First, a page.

A pro-life movement in Russia

In Russia, the most commonly-used method of birth control is abortion.  It has the world’s highest abortion rate:  73 for every 100 births.  But now a pro-life movement has started up in Russia, led by the Orthodox Church, and the Russian parliament, faced not only with the church’s lobbying but with a population collapse,  is expected to pass a law imposing sharp restrictions (though not prohibition) of the practice:

Backed by the Russian Orthodox Church, an influential anti-abortion lobby is driving a moral crusade to tighten legislation and shift public attitudes that are largely a legacy of the Soviet era.

Adding to the debate is the Russian government’s effort to reverse a population decline caused by low birth rates combined with very high death rates. With Russians dying nearly twice as fast as they are born, the United Nations predicts that by 2050 its population will shrink by almost one fifth to 116 million.

Women’s rights groups voice outrage that the Church would play a role in shaping Russia’s secular laws and say abortion must remain a choice. They acknowledge the statistics point to a public health travesty but suggest the problem would be better resolved by sex education.

At the heart of the debate is an amendment to Russia’s law on health that is all but guaranteed to pass in the lower house after it was approved in a critical second of three readings on Oct. 21.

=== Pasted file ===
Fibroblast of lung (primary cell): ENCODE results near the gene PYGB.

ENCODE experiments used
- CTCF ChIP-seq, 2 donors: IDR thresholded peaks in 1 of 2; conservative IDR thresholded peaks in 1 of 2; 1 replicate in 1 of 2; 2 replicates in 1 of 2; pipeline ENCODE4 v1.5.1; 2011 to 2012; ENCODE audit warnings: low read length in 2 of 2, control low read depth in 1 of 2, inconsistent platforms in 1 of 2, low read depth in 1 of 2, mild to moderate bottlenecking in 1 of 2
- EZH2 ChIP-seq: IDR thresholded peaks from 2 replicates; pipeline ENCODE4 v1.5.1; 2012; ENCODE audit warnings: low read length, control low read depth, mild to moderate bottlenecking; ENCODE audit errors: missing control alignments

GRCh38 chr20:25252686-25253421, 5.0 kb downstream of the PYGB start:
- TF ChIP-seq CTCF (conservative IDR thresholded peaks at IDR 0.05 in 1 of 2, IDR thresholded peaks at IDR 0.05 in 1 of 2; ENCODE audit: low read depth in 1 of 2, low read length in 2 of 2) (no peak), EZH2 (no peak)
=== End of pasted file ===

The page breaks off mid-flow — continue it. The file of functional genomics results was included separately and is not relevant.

The law would cap abortions at 12 weeks, impose a waiting period of up to one week from initial consultations and require women over six weeks pregnant to see the embryo on ultrasound, hear its heartbeat and have counseling to determine how to proceed.

“Our two main motives are the fact that Russia is dying out and our religious tradition. We cannot forget our faith,” Yelena Mizulina, chair of the family issues committee that fielded the law, told Reuters. “Despite the long Communist period, it is seen as murder, as a violation of the Ten Commandments.”

via Orthodox Church-backed abortion bill sparks protest in Russia | FaithWorld.

About Gene Veith

Professor of Literature at Patrick Henry College, the Director of the Cranach Institute at Concordia Theological Seminary, a columnist for World Magazine and TableTalk, and the author of 18 books on different facets of Christianity & Culture.

  • Joe

    Putin’s youth organization for people ages 17-25 is also pro-life. At there large gatherings they encourage members to get married and start having “sex for the Motherland.” At there 2007 gathering they even provided a civil officiant and a bunch of tents arraigned in the shape of a heart so the newly weeds could get started right away. 35 couples married during the week long event.

    http://www.dailymail.co.uk/news/article-471324/Sex-motherland-Russian-youths-encouraged-procreate-camp.html

  • Joe